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Private colleges and universities discounted tuition for the 2016-17 academic year at higher rates than in previous years and continued their decade-long attempts to recruit and retain freshmen at a time of declining enrollment and increased competition for students.

The discount rate represents the portion of total tuition and fee revenue channeled back to students as grant-based financial aid. With growing discount rates, colleges also undercut their bottom line and slowed the growth of net tuition revenue, according to the 2017 Tuition Discounting Study, an annual report by the National Association of College and University Business Officers.

Figure 1: Average institutional tuition discount rate by student category. Line graph shows rate for first-time, full-time freshmen rising from 38.6 percent in 2006-07 to 49.9 percent in 2017-18, and the rate for all students rising from 35.1 percent to 44.8 percent in the same time period. Source: NACUBO Tuition Discounting Study. Data are as of the fall of each academic year. 2017-18 data are preliminary estimates.The study, which was released today, is a window into how colleges award scholarships and grants, and how tuition discounts affect the institutions’ financial health.

In 2016-17, the average discount rate for first-time, full-time freshmen reached 48.2 percent, and it is expected to have reached 49.9 percent in 2017-18, the highest level recorded since the tuition discounting study began. The discount rate for all undergraduates in 2017-18 rose to an estimated 44.8 percent, also an all-time high.

“It’s a story with two conclusions,” said Ken Redd, senior director of research and policy analysis at NACUBO. “First from the standpoint of the students, many more undergraduates are benefiting from more grants that are getting larger and covering a greater share of tuition costs. That’s good news for students and financial aid generally.

“But from the standpoint of tuition being used to pay for the grants, the colleges are getting more constrained and this has led to a strain in tuition revenue for many private colleges and universities,” he said.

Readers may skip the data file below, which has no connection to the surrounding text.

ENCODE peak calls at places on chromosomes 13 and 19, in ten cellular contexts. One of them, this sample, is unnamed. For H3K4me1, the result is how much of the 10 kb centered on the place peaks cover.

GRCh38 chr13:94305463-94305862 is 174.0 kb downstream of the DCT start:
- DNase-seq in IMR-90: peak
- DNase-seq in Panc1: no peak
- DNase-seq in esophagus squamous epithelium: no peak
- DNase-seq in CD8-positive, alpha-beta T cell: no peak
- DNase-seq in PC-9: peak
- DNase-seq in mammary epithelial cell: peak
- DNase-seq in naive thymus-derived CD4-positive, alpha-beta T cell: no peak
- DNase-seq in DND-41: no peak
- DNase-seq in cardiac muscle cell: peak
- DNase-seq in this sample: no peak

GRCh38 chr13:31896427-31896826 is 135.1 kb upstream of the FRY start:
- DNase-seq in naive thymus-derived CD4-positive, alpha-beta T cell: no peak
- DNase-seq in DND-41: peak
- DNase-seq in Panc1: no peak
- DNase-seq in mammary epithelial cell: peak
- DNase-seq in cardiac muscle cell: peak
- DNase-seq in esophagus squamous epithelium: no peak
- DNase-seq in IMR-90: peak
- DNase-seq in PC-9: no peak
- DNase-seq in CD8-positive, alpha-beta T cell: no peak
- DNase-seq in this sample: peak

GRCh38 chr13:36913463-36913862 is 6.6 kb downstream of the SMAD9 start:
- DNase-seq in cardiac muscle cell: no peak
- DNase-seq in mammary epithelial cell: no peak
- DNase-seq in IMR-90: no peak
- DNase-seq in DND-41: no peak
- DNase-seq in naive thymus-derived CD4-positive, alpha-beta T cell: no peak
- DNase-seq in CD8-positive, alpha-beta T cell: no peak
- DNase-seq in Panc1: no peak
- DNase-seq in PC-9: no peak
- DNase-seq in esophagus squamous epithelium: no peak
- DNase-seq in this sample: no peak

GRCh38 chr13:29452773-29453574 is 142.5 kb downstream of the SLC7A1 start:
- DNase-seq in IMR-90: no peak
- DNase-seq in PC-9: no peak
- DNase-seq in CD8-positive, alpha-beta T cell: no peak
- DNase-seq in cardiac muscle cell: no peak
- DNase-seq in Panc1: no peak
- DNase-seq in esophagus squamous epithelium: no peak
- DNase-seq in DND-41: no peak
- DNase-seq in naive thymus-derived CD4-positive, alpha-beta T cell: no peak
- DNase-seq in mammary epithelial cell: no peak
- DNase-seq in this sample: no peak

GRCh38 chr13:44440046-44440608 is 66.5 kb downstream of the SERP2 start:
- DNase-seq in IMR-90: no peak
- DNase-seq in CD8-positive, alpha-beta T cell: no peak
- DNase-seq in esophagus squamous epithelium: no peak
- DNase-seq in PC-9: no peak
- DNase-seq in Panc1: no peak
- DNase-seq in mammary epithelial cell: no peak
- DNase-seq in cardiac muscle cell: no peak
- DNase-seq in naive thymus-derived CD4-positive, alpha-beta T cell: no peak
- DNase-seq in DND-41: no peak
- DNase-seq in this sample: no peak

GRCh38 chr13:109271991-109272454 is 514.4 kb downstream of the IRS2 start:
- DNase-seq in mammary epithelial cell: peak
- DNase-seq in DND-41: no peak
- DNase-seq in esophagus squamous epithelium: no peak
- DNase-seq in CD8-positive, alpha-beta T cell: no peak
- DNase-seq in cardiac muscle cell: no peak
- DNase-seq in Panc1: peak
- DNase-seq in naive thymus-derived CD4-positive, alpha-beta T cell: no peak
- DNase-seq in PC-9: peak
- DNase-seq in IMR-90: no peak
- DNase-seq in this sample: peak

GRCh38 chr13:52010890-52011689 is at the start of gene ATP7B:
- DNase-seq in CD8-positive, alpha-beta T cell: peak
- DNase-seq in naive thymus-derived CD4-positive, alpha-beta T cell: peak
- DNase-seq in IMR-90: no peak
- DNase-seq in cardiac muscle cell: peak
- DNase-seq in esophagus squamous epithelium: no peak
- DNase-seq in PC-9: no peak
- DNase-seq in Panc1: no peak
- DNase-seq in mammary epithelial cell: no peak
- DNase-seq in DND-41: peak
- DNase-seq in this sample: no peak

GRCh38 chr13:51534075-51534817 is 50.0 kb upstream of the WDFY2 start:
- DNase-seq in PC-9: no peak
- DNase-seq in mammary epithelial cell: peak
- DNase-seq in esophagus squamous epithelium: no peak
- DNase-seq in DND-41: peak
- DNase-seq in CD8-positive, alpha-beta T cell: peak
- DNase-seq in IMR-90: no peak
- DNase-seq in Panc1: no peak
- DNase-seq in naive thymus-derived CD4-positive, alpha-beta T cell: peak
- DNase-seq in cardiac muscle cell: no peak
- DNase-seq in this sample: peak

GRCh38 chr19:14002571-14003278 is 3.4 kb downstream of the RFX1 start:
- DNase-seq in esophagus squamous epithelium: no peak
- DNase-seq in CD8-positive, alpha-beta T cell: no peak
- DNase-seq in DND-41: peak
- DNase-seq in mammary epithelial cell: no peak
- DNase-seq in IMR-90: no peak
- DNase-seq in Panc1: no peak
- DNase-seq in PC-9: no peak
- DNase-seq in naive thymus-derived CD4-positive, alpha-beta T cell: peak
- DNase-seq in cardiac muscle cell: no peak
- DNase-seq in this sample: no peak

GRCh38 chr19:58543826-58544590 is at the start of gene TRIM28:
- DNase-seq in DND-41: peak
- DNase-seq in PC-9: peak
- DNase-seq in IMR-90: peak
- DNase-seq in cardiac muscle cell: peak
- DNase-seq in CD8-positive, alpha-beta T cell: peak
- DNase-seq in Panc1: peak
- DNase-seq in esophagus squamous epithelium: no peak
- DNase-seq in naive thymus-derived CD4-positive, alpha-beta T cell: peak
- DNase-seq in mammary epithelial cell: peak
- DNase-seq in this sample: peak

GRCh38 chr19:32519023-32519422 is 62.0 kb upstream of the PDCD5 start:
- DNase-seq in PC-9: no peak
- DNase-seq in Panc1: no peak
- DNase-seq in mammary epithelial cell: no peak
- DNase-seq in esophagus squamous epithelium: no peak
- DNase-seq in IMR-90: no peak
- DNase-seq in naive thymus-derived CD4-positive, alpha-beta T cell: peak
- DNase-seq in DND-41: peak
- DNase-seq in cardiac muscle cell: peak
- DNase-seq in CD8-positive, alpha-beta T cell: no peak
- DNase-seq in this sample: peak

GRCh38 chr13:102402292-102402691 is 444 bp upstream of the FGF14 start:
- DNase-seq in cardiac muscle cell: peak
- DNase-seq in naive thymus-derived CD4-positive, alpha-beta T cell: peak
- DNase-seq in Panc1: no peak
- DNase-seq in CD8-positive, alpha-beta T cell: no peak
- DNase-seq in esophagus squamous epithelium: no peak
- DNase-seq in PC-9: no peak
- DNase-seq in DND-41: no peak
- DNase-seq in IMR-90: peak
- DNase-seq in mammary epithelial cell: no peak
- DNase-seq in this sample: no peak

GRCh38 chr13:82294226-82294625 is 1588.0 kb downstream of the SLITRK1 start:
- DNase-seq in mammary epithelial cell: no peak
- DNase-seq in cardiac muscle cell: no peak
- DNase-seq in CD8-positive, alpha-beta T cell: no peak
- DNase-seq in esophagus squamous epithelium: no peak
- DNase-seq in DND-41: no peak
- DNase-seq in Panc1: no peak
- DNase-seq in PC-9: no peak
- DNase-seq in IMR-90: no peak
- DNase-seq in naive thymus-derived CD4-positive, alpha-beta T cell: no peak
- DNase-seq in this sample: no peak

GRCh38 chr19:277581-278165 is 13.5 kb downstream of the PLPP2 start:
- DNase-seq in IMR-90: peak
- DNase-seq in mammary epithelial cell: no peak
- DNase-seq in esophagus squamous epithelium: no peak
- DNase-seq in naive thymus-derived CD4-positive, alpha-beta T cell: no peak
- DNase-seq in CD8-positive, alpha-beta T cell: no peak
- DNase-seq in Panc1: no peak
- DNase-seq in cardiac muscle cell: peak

Using inflation-adjusted values, net-tuition revenue, which accounts for the bulk of funding for private institutions, has been flat or declining for the last five years, the study determined. The decline was attributed to rising discount rates.

The study found that rates rose partly because a greater share of students received grants and the average grant covered a larger share of the average tuition price.

“About 89 percent of first-time, full-time freshmen received institutional grants in 2017-18, and the average grant award in 2017-18 covered 56.7 percent of tuition and fees, up from 55.3 percent in 2016-17,” the study states.

Kent John Chabotar, founding partner of MPK&D consultants, an education strategy and leadership consulting firm, and President Emeritus of Guilford College in North Carolina, said the study findings revealed the relentlessness of the increase in discount rates over the years.

Chabotar, who is also the former director of the Harvard Institutes on Higher Education, said as colleges give first-year students high discount rates, they’re then obligated to do the same for incoming freshmen the following year, creating a cycle of escalating annual costs.

“As the first-year rates skyrocket, the overall rate for the other students will rise as well,” he said. “As you continue to pump into the student body first-year students with very high discount rates, the overall discount rate for all undergraduate students is going to go up.

“This is most expensive when you talk about all students versus just the first-year students,” he said. “It’s a social good and a financial bad. The higher the discount rate, the less you have to spend on other needs.”